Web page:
Historical Portraits Picture Archive

Portrait of Mrs Frances Elizabeth Addington (1788-1828) 1815

Sir William Beechey RA (1753-1839)

Portrait of Mrs Frances Elizabeth Addington (1788-1828), Sir William Beechey
Zoom
Oil on canvas
19th Century
35 1/2 x 27 1/4 inches 90 x 69 cm
 
Provenance:
The sitter''s son, the Rev. Henry Addington (1820-83) of Henlow Grange, Bedfordshire. His eldest daughter, Frances Eliza Raynsford who married in 1882, Albert Cameron MacPherson of Cluny Castle, Kingussie, Inverness. With Reinhardt, New York, 1928 Collection of Mr and Mrs van Horn Ely. Collection of Mr and Mrs Alfred Zantzinger; by whom given to the Phoenix Art Museum. Private Collection, USA.
In the dazzling clarity of this portrait of Frances Elizabeth Addington Beechey reveals himself as equal to Lawrence in producing images that epitomise early Regency glamour.

The rivalry of the two artists - fuelled by reports in the press - was played out to the public at the annual Royal Academy exhibitions and Beechey's response to Lawrence is evident in the bravura and vivacity of the palette and brushwork. This masterful handling of paint, enhanced by areas of thick impasto and prominent pentimenti, combine with the highly distinctive sense of charactersiation to give the picture a highly striking sense of drama and poise.

Frances and her husband, a distinguished professional naval officer, were painted c.1805 at around the time of their marriage. (1) Beechey was a particular favourite with naval patrons, painting portraits of a large number of naval officers including Sir Samuel Hood, Earl St Vincent and Lord Nelson. The sitter was wife of Captain William Silvester Addington RN (1783-1863) of Goldington, near Bedford, whose family owned extensive land in the area during the second half of the 18th Century. Willliam''s father, Silvester Addington, married Ann, the daughter of Bartholomew Best of Goldington, a grazier and a gentleman, in 1782 and their eldest son, William Silvester, was born the following year.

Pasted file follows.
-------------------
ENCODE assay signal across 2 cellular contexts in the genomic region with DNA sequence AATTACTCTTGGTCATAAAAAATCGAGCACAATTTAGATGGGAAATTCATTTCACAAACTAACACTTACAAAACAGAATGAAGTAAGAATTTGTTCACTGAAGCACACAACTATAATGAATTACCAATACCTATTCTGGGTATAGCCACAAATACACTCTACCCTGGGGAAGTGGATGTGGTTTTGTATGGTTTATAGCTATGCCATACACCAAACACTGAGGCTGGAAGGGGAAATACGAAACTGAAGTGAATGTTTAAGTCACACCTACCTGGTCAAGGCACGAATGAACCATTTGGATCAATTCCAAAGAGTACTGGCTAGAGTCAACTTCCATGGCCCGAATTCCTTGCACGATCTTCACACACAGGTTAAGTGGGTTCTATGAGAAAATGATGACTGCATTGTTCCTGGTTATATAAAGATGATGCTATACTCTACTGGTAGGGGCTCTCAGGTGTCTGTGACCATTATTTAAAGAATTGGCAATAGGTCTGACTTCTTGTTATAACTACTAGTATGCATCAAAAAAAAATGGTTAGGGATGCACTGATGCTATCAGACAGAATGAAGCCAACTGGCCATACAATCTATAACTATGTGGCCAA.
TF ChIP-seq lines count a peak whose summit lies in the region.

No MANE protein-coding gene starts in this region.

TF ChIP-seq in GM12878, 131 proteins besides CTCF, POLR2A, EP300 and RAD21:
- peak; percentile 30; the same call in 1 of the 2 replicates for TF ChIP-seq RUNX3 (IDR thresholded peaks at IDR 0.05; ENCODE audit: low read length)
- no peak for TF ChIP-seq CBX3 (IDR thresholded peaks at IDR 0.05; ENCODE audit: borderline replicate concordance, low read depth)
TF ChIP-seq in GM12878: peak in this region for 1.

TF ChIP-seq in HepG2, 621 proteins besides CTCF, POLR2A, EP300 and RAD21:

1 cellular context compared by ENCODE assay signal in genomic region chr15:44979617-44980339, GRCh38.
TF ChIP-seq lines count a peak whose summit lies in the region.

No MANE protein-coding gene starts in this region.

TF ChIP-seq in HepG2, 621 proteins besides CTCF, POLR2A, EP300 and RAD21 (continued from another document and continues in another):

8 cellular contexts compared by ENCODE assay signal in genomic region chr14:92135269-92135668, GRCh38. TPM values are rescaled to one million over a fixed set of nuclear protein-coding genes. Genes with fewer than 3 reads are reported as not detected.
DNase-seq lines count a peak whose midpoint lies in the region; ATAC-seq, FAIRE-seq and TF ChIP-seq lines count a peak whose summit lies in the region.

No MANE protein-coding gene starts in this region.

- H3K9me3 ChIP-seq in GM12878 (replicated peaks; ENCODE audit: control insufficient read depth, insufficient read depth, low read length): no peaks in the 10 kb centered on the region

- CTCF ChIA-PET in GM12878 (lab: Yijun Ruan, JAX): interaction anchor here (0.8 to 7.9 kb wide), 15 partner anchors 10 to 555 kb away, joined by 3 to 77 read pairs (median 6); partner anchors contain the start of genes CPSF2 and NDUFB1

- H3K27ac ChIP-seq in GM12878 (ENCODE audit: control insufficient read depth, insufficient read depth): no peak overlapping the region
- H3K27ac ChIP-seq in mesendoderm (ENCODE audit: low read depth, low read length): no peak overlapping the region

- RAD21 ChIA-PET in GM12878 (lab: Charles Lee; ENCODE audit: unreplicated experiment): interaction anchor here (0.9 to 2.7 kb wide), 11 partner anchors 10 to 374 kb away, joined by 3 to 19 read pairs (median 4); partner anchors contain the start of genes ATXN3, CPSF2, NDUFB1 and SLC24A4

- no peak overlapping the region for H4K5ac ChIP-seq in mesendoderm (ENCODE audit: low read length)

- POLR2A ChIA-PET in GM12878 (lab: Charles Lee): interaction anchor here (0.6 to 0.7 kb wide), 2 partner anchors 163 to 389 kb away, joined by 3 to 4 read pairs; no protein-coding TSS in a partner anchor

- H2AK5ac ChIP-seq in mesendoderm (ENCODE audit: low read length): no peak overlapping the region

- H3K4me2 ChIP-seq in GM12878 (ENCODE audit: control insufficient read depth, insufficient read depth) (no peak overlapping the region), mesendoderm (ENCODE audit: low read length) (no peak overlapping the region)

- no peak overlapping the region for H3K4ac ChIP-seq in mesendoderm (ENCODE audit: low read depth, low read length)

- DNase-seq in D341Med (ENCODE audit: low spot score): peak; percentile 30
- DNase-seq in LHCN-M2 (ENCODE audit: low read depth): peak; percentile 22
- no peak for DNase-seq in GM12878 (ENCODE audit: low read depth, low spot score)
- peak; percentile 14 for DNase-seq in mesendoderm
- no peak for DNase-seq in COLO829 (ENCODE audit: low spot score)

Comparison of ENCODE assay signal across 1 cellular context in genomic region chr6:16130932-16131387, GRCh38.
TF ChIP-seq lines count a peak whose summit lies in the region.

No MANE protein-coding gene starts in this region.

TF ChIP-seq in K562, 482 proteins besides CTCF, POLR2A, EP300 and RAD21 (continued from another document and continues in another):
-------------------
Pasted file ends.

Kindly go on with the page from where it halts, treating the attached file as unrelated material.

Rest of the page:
At the age of 16, William entered the Royal Navy on board the Penelope under the command of Captain Hon. Charles Paget (2). In 1807 he was promoted to Lieutenant and in October 1810 he sailed in command of the Orion transport with combustibles intended for the destruction of the Toulon fleet. From April to September 1811 he next had charge of the Delphine fire-brig in the Adriatic. In August 1827 he was appointed to the Prince Regent in which ship he continued prior to his advancement to the rank of Commander on the 22nd July 1830.

After Silvester Addington's death in 1811, the family''s fortunes went into decline. In 1817 their residence Goldington House and its estate were put up for auction where it was described:

The Mansion House is modern, substantially built, and well adapted for the Residence of a respectable Family, standing in a delightful situation, a short distance from the Turnpike Road....near and adjoinging the mansion, are suitable and attached offices, and a complete farm homestead. The Grounds surrounding the Mansion-House, are judiciously planted, and much valuable Timber is growing thereon. (3)

William and his wife, Frances Elizabeth moved into Goldington Lodge and a son, Henry was born on 20th July 1820. Frances pre-deceased her husband and was buried at Goldington on 13th June 1828.





(1) The portrait of her husband was with Agnews in 1934 and was later in the collection of Percy R Pyne.

(2) William R O'Byrne, A Naval Biographical Dictionary, 1849 p.5.

(3) Bedfordshire Records Office, CRT 130/1. p.3.
Philip Mould Ltd, 18-19 Pall Mall, London, SW1Y 5LU.Copyright Philip Mould Ltd.